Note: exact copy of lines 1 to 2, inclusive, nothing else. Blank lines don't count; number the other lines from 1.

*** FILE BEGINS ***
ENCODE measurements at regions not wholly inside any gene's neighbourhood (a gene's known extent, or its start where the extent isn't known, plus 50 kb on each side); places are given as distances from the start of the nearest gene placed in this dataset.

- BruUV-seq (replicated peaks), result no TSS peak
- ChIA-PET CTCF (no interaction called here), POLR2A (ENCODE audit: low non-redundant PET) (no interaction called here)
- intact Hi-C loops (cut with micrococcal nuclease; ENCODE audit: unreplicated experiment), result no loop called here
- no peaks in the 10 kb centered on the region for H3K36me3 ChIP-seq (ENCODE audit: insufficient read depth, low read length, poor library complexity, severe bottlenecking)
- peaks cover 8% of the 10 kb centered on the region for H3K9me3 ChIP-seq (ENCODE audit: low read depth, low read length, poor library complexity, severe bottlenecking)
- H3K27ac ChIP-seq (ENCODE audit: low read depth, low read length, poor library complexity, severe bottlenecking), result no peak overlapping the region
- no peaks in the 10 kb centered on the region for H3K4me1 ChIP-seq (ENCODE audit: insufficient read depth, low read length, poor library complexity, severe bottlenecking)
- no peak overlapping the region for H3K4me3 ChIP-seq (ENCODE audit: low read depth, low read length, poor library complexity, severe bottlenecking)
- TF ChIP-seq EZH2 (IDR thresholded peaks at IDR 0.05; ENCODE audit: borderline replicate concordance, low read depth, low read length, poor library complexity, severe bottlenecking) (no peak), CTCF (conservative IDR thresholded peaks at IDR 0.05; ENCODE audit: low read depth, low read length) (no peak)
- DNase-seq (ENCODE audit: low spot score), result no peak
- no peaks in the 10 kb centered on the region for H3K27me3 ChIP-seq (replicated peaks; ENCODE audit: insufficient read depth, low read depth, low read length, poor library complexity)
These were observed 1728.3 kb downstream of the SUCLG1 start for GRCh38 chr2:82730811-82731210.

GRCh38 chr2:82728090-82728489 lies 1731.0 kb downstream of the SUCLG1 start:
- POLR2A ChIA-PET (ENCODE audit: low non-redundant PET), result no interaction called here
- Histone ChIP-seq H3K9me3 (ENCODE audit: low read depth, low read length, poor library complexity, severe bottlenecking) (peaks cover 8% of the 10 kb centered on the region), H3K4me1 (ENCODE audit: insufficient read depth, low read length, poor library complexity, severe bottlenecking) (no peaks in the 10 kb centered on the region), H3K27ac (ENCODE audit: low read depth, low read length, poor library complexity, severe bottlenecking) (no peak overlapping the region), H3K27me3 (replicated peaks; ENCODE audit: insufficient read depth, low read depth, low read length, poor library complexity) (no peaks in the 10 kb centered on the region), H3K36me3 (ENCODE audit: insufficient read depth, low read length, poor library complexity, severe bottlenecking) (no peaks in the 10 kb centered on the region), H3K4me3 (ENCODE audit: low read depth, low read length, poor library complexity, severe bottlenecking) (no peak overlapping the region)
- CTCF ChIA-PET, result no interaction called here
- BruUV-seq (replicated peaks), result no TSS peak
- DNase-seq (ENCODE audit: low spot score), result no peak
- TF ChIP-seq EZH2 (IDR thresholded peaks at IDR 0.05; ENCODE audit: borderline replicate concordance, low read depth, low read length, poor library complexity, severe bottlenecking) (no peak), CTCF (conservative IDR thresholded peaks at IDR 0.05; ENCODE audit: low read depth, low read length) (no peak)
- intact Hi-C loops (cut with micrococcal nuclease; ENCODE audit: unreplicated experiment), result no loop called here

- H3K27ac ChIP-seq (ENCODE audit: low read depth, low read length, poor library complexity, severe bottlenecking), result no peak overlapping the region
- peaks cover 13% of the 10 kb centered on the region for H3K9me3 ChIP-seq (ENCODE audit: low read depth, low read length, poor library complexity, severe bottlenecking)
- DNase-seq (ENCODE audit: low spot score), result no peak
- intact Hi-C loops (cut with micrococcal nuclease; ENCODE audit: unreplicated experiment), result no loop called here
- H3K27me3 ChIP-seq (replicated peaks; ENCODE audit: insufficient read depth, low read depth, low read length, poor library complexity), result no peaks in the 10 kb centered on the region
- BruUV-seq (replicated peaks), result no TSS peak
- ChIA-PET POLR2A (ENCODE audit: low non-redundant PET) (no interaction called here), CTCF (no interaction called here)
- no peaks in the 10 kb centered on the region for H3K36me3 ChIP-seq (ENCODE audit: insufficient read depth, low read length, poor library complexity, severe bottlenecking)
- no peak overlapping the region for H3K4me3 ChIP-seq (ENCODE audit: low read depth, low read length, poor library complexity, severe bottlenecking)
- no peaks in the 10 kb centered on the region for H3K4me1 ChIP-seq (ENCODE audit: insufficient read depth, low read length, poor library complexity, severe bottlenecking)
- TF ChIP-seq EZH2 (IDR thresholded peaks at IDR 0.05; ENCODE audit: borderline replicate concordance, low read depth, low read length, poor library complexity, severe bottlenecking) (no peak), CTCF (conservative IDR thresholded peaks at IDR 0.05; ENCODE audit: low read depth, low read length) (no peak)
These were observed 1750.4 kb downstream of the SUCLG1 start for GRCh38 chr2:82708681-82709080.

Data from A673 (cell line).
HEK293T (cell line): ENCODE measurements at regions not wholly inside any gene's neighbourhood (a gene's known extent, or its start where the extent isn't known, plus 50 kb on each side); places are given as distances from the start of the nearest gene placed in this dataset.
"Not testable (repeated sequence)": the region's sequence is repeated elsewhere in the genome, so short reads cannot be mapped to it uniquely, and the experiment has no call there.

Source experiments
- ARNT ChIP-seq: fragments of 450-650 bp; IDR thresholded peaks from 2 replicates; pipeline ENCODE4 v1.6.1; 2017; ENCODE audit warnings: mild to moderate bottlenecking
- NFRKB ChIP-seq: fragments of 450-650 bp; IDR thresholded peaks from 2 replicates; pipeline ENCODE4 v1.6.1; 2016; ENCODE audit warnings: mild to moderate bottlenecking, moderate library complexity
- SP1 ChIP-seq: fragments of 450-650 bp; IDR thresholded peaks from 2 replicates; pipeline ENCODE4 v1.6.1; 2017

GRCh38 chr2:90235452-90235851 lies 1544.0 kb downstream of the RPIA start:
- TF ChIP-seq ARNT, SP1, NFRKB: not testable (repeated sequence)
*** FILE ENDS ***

ENCODE measurements at regions not wholly inside any gene's neighbourhood (a gene's known extent, or its start where the extent isn't known, plus 50 kb on each side); places are given as distances from the start of the nearest gene placed in this dataset.

- BruUV-seq (replicated peaks), result no TSS peak